Understanding Duke Endowments 101

As we prepare to launch Duke’s centennial celebration in January 2024, it’s an apt time to reflect upon the resources that have sustained the university throughout its first century—and will continue to do so as we enter its next 100 years. Without question, endowed funding is one critical component of Duke’s enduring success.

An endowment is a named, permanent fund that provides perpetual support for Duke University’s people, programs, and activities. Despite its shorthand, Duke University’s Endowment—not to be confused with The Duke Endowment, an independent private foundation based in Charlotte, NC—actually refers to a pool of more than six thousand individual endowment funds (and counting!) and the contributions that have been made to them since Duke’s founding.

But what is an endowment fund?

Endowment funds at Duke are established through a written endowment agreement signed by the donor(s) and the university. Most of these funds are designated for specific purposes chosen by the donor(s) and set forth in the endowment agreement— supporting things like financial aid scholarships, student activities and experiences, professorships, faculty research, athletics, and departmental operations. Each fund’s designation is binding on Duke and cannot be changed unilaterally. In other words, the endowment pool is not at all akin to a checking account of discretionary funds that the university may spend at whim. To the contrary, Duke has a legal and fiduciary duty to manage and administer endowed funds in ways that are consistent with donor intent.

Assets in an endowment fund are invested and, each year, a percentage of the fund is distributed to support the specific purpose(s) for which the fund was established. Duke’s endowment assets are managed by DUMAC Inc., a separate nonprofit support corporation organized and controlled by Duke University. DUMAC, in consultation with Duke’s Board of Trustees, implements spending and investment policies formulated to ensure a consistent, sustainable stream of endowment revenue over the long-term.

New endowments must meet minimum funding levels set by the Board of Trustees.  These requirements help ensure that each fund generates annual distributions sufficient to serve its designated purpose(s).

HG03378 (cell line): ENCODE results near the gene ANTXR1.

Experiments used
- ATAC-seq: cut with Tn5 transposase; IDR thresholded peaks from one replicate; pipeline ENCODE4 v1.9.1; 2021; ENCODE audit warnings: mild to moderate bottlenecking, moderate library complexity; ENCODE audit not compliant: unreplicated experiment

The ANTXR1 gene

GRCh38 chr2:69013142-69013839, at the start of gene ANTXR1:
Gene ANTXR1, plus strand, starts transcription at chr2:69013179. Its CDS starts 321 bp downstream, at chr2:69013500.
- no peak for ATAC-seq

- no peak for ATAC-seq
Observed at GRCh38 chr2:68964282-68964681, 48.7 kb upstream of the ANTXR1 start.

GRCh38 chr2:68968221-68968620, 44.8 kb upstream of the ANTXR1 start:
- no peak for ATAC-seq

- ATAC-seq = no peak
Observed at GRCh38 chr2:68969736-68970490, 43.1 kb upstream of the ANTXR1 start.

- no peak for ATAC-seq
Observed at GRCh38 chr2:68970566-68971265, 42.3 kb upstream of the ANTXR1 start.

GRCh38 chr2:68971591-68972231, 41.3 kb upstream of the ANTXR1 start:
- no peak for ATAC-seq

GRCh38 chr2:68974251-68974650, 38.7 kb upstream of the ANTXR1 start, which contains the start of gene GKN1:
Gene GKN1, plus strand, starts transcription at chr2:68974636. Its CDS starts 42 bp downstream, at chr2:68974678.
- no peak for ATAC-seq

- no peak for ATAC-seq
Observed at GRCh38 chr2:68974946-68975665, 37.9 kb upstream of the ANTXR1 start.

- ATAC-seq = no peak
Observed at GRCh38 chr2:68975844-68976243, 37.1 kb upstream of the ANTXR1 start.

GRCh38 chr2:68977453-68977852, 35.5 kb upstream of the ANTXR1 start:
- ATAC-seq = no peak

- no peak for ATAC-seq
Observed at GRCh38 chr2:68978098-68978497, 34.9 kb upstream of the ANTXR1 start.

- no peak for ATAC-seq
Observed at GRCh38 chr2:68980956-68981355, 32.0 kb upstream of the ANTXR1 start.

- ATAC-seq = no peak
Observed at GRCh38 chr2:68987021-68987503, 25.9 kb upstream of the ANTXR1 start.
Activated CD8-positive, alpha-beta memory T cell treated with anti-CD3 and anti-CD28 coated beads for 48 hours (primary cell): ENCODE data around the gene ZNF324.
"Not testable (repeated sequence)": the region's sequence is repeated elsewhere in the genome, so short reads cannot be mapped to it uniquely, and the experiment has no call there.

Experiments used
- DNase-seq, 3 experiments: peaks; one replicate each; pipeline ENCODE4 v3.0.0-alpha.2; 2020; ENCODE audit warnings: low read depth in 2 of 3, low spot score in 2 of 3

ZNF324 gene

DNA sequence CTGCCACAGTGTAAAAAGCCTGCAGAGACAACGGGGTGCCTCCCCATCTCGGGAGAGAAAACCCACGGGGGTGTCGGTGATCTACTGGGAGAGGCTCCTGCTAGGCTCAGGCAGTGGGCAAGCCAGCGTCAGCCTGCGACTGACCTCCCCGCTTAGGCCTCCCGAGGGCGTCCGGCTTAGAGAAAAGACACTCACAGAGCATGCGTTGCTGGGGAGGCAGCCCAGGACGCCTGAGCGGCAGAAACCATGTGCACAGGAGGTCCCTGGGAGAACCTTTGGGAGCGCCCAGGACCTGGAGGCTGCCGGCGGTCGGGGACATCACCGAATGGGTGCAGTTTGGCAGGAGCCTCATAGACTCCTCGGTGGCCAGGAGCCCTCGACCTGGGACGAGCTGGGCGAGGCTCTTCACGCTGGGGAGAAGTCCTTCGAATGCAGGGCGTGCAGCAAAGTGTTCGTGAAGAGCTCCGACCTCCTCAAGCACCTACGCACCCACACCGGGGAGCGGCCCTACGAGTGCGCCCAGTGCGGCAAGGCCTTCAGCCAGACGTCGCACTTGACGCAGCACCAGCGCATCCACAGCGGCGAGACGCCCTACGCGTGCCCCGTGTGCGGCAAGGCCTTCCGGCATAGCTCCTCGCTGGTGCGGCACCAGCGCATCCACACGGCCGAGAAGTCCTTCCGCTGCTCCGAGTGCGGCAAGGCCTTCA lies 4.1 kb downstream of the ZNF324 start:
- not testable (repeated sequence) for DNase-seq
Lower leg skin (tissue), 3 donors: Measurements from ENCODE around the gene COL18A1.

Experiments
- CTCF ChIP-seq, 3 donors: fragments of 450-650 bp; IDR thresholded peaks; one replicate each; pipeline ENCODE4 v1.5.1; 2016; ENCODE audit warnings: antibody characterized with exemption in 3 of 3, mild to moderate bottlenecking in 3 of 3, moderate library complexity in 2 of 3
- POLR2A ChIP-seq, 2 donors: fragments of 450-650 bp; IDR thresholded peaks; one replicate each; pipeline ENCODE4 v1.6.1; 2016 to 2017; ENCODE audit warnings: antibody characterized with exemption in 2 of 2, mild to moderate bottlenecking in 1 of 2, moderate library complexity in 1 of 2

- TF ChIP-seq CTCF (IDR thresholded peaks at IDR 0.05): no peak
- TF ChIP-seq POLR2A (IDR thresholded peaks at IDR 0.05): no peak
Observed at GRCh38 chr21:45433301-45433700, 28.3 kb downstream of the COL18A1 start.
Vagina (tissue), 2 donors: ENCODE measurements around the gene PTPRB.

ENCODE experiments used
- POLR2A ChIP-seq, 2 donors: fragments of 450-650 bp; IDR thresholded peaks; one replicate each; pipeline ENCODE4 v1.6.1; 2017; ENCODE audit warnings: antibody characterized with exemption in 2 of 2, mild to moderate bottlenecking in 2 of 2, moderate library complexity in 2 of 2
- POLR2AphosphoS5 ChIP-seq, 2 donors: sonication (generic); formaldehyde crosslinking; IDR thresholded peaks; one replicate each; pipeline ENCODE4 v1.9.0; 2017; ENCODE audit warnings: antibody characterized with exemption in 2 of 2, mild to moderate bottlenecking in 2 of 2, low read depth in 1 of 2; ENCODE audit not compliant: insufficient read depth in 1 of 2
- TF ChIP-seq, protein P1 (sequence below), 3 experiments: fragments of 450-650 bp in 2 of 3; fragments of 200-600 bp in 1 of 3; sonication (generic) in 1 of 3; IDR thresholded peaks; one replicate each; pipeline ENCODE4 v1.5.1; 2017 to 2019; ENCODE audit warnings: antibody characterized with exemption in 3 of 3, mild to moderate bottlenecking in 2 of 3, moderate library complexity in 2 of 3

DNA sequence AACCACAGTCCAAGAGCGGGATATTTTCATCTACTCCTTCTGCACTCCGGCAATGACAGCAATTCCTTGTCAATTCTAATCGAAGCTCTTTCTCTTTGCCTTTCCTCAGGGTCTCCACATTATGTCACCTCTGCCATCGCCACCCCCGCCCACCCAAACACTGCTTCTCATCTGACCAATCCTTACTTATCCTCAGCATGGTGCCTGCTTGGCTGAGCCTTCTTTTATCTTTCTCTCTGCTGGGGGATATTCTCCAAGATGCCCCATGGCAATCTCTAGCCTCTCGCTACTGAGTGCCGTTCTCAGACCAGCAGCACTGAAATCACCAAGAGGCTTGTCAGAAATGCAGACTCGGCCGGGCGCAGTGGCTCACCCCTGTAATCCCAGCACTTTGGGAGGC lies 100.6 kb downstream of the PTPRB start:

How do I make an endowment gift at Duke?

Endowments may be funded in several ways. A donor may fund an endowment with a current gift or pledge. In that case, the donor has five years to meet the applicable minimum funding level, beginning from the date the endowment agreement is signed.

An endowment may also be funded with a planned gift—a gift to be received by Duke in the future, such as a gift made through a will, retirement account, or trust instrument. With this approach, the endowment fund will be subject to the minimum funding level in effect at the time the gift is received, which may be higher than current levels. Many donors find that, although they may not be able to create their own endowed fund during their lifetime, they can accomplish this lasting impact with a gift through their estate plans, or through some combination of lifetime and deferred giving.

For more information about endowment giving at Duke or other ways to include Duke in your long-term plans, contact the Office of Gift Planning at (919) 681-0464 or giftplanning@duke.edu. Our charitable planning professionals are available to work with you and your advisors.

This information is provided with the understanding that neither Duke University nor the authors are providing legal, accounting, or other professional advice or counsel. Please consult your personal counsel about the financial, tax, and legal implications of any gift.

TAGS: Charitable Giving Strategies Endowment gifts DUMAC endowment giving bequests

About the author

Nan Futrell '07


Nan helps alumni and friends of Duke explore tax-efficient ways to support key priorities they share in common with the University, often through retirement and estate planning. A North Carolina native and third generation Duke graduate, Nan joined the Office of Gift Planning after completing a two-year clerkship in the chambers of Chief Judge Linda McGee at the North Carolina Court of Appeals. She previously worked as a staff attorney at a non-profit in Washington, D.C., focusing on First Amendment church-state issues. Nan received her law degree from the University of North Carolina and her undergraduate degree from Duke, with majors in History and Religion and a certificate in Policy Journalism and Media Studies. She lives in Raleigh with her husband and their two sons.